• 1798 – Abigail Fillmore, American wife of Millard Fillmore, 14th First Lady of the United States (d. 1853), was the First Lady of the United States from 1850 to 1853 and the Second Lady of the United States from 1849 to 1850.
  • 1781 – Karl Friedrich Schinkel, German painter and architect, designed the Konzerthaus Berlin (d. 1841), was a Prussian architect, city planner, and painter who also designed furniture and stage sets. Schinkel was one of the most prominent architects of Germany and designed both neoclassical and neogothic buildings.


  • 2017 – Amy Krouse Rosenthal, American author (b. 1965)
  • 2016 – Hilary Putnam, American philosopher, mathematician, and computer scientist (b. 1926)
  • 2016 – Martin Olav Sabo, American lawyer and politician (b. 1938)
  • 2015 – Al Rosen, American baseball player and manager (b. 1924)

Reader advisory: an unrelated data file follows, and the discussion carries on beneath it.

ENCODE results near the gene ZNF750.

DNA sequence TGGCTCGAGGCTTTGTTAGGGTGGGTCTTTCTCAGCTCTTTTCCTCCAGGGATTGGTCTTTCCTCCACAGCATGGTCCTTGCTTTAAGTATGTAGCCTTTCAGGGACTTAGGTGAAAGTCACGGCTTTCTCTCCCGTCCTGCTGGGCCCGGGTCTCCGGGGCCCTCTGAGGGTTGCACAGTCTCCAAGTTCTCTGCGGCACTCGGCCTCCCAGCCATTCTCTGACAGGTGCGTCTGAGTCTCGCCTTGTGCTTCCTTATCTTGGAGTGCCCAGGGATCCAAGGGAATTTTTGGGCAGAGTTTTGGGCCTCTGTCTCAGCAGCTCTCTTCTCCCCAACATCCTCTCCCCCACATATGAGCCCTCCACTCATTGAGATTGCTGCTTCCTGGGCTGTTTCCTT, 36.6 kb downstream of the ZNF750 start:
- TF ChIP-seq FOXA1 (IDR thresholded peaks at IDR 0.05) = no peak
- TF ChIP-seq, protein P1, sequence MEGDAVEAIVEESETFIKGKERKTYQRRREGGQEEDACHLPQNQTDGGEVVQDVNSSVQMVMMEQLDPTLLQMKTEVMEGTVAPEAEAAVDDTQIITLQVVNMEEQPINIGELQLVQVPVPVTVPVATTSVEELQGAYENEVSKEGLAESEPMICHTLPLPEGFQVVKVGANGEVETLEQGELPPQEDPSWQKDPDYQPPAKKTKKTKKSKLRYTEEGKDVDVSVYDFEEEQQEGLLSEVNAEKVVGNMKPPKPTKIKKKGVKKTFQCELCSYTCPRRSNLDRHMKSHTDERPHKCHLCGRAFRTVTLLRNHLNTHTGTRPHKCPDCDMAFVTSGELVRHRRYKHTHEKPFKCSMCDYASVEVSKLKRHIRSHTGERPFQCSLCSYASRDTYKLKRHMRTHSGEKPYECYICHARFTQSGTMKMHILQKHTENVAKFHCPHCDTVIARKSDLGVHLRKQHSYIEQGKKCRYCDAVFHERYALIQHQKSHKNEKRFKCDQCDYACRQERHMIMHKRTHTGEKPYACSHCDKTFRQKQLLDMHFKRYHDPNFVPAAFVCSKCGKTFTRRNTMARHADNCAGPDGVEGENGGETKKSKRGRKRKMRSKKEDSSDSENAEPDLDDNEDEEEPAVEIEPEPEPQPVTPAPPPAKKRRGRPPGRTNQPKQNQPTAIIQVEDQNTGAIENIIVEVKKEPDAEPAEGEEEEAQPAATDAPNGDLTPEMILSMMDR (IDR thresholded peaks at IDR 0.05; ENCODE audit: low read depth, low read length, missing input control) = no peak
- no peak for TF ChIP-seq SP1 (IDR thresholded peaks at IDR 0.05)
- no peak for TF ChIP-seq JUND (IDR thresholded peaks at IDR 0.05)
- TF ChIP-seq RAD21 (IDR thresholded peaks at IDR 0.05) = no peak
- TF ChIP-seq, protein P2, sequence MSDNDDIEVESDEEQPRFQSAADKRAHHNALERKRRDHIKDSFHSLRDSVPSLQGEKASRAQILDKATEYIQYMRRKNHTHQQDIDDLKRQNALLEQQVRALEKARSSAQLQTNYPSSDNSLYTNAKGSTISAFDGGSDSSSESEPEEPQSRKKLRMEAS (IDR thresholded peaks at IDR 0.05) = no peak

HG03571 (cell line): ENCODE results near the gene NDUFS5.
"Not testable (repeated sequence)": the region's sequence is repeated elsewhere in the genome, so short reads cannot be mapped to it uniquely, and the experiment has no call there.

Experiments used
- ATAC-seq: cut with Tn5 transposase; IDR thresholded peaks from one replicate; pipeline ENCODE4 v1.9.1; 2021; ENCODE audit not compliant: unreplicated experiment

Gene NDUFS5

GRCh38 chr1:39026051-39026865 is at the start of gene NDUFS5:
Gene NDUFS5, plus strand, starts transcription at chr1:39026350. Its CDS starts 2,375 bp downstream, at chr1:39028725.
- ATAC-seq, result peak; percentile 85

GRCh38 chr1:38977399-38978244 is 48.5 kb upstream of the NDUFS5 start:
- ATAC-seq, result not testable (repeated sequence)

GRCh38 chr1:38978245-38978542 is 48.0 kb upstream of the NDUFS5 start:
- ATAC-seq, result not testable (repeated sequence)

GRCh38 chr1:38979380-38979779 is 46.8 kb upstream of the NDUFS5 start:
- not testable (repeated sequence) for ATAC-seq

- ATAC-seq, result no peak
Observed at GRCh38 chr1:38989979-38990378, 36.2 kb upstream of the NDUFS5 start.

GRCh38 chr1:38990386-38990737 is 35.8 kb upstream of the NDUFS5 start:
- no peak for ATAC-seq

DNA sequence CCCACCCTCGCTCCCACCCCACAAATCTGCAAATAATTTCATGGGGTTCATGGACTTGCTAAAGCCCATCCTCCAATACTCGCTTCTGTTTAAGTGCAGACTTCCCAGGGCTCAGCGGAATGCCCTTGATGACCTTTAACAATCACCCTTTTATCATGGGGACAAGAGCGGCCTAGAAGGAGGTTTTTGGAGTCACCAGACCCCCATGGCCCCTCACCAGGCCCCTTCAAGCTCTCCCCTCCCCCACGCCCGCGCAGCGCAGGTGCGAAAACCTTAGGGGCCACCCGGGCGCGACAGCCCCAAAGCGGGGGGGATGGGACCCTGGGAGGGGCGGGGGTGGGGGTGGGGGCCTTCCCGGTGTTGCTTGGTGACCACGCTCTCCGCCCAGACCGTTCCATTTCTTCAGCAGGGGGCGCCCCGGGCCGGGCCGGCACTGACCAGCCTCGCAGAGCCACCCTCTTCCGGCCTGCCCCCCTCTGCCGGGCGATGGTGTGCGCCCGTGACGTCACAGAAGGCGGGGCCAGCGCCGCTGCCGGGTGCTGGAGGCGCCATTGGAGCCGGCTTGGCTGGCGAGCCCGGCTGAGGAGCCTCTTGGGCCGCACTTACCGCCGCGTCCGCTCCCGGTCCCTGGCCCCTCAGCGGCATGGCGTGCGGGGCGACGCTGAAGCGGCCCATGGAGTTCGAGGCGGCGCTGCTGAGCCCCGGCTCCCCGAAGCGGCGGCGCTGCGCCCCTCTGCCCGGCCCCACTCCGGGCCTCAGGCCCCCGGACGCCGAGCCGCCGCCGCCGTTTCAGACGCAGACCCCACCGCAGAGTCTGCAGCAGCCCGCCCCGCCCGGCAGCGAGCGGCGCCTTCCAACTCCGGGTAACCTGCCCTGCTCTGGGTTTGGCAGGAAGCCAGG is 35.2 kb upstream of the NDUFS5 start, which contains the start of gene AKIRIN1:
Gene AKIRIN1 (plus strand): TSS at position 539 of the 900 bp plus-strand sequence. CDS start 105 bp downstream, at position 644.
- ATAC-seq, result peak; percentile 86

• 2015 – Irwin Hasen, American cartoonist (b. 1918)
  • 2014 – Joseph Bacon Fraser, Jr., American businessman (b. 1926)
  • 2014 – Reubin Askew, American sergeant, lawyer, and politician, 37th Governor of Florida (b. 1928)
  • 2013 – Cartha DeLoach, American FBI agent and author (b. 1920)
  • 2013 – Ducky Detweiler, American baseball player and manager (b. 1919)
  • 2011 – Rick Martin, Canadian-American ice hockey player (b. 1951)
  • 2009 – Alan W. Livingston, American businessman (b. 1917)
  • 2009 – Betsy Blair, American actress (b. 1923)
  • 2007 – Arnold Skaaland, American wrestler and manager (b. 1925)
  • 2006 – Maureen Stapleton, American actress (b. 1925)
  • 2006 – Robert C. Baker, American businessman, invented the chicken nugget (b. 1921)